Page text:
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Has the social media political bubble theory just been popped?

New Scientist - Breaking news - Thu, 04/20/2017 - 9:57am
If life online drives increasingly partisan attitudes, how come offline older generations are getting polarised quicker than the young, wonders Lara Williams
Categories: Science & Tech News

Nordic Game Awards lists Battlefield 1 and Clash Royale among Game of the Year noms

Gamasutra - News - Thu, 04/20/2017 - 9:40am

Nominees for the 2017 Nordic Game Awards have been announced, with Inside, Owlboy, Hitman, and several other Nordic-developed titles up for awards in multiple categories. ...

Categories: Gaming News

Join us for the big finale of our Deus Ex stream today at 3 PM ET

Gamasutra - News - Thu, 04/20/2017 - 9:25am

This is the end! Tune into the Gamasutra Twitch channel today at 12 PM PT (3 PM ET) as we wrap up our playthrough of the original Deus Ex. ...

Categories: Gaming News

President Trump Misses 90-Day Deadline To Appoint a Cybersecurity Team After Alleged Russian Hacking

Slashdot Updates - Thu, 04/20/2017 - 9:23am
From a report: President-elect Donald Trump was very clear: "I will appoint a team to give me a plan within 90 days of taking office," he said in January, after getting a U.S. intelligence assessment of Russian interference in last year's elections and promising to address cybersecurity. Thursday, Trump hits his 90-day mark. There is no team, there is no plan, and there is no clear answer from the White House on who would even be working on what. It's the latest deadline Trump's set and missed -- from the press conference he said his wife would hold last fall to answer questions about her original immigration process to the plan to defeat ISIS that he'd said would come within his first 30 days in office. Since his inauguration, Trump's issued a few tweets and promises to get to the bottom of Russian hacking -- and accusations of surveillance of Americans, himself included, by the Obama administration.

Read more of this story at Slashdot.

Categories: Science & Tech News

Machine learning shows exactly when to zap brain to boost memory

New Scientist - Breaking news - Thu, 04/20/2017 - 9:00am
Jolting the brain with electricity really does seem to boost memory, but only if it’s done at the right time. Now we can detect when the brain could use a shock
Categories: Science & Tech News

Environment chief says US should exit Paris climate agreement

New Scientist - Breaking news - Thu, 04/20/2017 - 8:42am
The US appears to be getting closer to quitting the Paris climate agreement, with Scott Pruitt, the head of the EPA, saying it’s a bad deal for the country
Categories: Science & Tech News

Discovery May Help Decipher Ancient Inca String Code

Slashdot Updates - Thu, 04/20/2017 - 8:40am
A discovery made in a remote mountain village high in the Peruvian Andes suggests that the ancient Inca used accounting devices made of knotted, colored strings for more than accounting. From a report on National Geographic: The devices, called khipus (pronounced kee-poos), used combinations of knots to represent numbers and were used to inventory stores of corn, beans, and other provisions. Spanish accounts from colonial times claim that Inca khipus also encoded history, biographies, and letters, but researchers have yet to decipher any non-numerical meaning in the cords and knots. Now a pair of khipus protected by Andean elders since colonial times may offer fresh clues for understanding how more elaborate versions of the devices could have stored and relayed information. "What we found is a series of complex color combinations between the cords," says Sabine Hyland, professor of anthropology at University of St Andrews in Scotland and a National Geographic Explorer. "The cords have 14 different colors that allow for 95 unique cord patterns. That number is within the range of symbols in logosyllabic writing systems." Hyland theorizes that specific combinations of colored strings and knots may have represented syllables or words.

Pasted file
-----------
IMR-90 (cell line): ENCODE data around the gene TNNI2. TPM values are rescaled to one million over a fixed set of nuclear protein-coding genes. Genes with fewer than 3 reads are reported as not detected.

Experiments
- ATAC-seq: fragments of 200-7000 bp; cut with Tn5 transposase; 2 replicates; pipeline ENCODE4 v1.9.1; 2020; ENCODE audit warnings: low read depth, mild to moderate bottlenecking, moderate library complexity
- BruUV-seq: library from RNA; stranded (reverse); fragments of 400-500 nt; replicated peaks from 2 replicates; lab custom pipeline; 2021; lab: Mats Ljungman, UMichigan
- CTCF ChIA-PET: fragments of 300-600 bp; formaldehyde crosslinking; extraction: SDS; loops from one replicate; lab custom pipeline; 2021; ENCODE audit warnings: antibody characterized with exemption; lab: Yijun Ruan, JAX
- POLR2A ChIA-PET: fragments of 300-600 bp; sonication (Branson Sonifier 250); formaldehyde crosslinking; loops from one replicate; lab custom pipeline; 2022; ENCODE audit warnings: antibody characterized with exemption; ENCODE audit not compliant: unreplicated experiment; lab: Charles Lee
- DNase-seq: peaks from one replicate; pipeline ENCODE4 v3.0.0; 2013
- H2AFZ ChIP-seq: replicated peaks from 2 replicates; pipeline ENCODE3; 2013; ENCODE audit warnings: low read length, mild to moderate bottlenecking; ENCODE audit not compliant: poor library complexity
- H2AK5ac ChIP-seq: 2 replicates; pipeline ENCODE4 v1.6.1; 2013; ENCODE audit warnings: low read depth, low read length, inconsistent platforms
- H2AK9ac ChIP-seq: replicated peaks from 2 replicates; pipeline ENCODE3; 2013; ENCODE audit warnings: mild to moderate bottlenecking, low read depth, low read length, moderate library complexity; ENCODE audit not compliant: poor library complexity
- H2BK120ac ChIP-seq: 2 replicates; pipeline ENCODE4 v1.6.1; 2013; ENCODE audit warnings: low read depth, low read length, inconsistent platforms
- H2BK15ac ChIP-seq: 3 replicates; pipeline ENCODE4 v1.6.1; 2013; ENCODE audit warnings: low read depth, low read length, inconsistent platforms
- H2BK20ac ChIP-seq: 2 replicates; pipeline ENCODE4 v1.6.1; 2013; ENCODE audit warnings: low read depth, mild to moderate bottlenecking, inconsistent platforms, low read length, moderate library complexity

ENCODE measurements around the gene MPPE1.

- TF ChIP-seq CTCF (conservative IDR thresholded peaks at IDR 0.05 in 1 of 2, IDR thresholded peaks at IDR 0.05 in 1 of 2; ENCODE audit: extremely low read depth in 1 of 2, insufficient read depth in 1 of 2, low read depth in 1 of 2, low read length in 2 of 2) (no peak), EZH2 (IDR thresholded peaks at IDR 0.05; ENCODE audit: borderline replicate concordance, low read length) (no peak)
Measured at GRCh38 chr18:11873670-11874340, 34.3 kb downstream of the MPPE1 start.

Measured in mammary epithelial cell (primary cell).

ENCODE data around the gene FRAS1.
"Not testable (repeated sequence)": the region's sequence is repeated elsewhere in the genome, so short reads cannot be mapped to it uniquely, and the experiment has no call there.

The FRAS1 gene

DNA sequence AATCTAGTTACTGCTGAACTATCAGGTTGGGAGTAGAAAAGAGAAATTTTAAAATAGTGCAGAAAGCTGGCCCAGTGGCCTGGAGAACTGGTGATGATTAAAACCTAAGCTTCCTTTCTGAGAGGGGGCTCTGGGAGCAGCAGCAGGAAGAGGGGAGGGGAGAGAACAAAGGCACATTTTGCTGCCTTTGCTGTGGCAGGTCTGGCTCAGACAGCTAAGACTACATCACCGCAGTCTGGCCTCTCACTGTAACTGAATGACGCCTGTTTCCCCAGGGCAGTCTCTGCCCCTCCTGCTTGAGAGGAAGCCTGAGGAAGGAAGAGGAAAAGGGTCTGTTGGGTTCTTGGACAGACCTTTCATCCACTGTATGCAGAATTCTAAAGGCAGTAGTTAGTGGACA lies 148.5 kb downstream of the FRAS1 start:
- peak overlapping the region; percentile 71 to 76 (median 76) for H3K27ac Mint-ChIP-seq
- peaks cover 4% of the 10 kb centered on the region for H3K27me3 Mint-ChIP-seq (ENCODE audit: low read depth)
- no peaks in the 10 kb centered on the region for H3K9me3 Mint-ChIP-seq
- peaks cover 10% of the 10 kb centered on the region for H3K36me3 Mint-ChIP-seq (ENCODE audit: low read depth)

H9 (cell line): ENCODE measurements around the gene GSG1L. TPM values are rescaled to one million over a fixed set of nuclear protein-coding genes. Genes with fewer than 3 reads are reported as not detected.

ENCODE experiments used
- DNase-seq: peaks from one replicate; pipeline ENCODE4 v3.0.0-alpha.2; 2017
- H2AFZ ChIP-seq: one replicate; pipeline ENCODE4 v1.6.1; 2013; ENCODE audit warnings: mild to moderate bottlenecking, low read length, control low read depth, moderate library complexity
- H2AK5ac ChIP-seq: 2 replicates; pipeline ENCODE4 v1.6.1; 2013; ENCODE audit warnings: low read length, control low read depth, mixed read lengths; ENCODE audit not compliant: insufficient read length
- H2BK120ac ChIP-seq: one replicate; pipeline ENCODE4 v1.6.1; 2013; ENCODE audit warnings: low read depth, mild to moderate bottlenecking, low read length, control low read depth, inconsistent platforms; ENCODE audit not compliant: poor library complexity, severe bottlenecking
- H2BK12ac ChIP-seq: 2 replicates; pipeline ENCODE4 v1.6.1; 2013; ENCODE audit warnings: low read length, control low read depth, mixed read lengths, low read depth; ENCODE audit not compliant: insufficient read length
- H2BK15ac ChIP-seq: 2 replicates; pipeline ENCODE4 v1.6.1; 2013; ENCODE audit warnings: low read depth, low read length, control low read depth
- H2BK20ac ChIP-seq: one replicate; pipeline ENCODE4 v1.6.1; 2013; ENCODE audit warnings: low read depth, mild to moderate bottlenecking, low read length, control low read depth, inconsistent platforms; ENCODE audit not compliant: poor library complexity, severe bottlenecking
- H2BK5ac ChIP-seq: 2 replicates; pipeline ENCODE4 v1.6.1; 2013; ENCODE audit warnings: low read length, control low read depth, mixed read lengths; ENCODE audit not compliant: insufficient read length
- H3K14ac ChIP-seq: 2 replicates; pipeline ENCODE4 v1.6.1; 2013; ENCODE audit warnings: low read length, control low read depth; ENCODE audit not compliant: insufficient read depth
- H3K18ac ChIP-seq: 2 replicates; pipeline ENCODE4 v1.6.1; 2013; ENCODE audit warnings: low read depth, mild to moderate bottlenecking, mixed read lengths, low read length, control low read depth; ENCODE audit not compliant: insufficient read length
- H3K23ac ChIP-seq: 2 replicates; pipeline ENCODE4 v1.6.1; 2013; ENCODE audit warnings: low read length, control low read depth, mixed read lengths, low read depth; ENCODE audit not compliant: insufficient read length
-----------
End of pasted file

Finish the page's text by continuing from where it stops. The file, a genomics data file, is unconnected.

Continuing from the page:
Read more of this story at Slashdot.

Categories: Science & Tech News

G2A: "We're not a grey marketplace, people just don't understand our business"

GamesIndustry.biz news - Thu, 04/20/2017 - 8:17am
It is the video games industry vs G2A at Reboot Develop
Categories: Gaming News

Wikipedia's 'Ban' of 'The Daily Mail' Didn't Really Happen

Slashdot Updates - Thu, 04/20/2017 - 8:00am
Earlier this year, The Guardian reported that editors at Wikipedia had "voted to ban the Daily Mail as a source for the website," calling the publication "generally unreliable." Two months later, not only previous Daily Mail citations on Wikipedia pages are still alive, several new ones have also appeared since. So what's going on? The Outline has the story: There are no rules on Wikipedia, just guidelines. Of Wikipedia's five "pillars," the fifth is that there are no firm rules. There is no formal hierarchy either, though the most dedicated volunteers can apply to become administrators with extra powers after being approved by existing admins. But even they don't say what goes on the site. If there's a dispute or a debate, editors post a "request for comment," asking whoever is interested to have their say. The various points are tallied up by an editor and co-signed by four more after a month, but it's not a vote as in a democracy. Instead, the aim is to reach consensus of opinion, and if that's not possible, to weigh the arguments and pick the side that's most compelling. There was no vote to ban the Daily Mail because Wikipedia editors don't vote. (emphasis ours.) So what happened? The article adds: In this case, an editor submitted a broader request for comment about its [the Daily Mail's] general reliability. Seventy-seven editors participated in the discussion and two thirds supported prohibiting the Daily Mail as a source, with one editor and four co-signing editors (more than usual) chosen among administrators declaring that a consensus, though further discussion continued on a separate noticeboard, alongside complaints that the debate should have been better advertised. Though it's discouraged, the Daily Mail can be (and still is) cited. An editor I met at a recent London "Wikimeet" said he'd used the Daily Mail as a source in the last week, as it was the only source available for the subject he was writing about.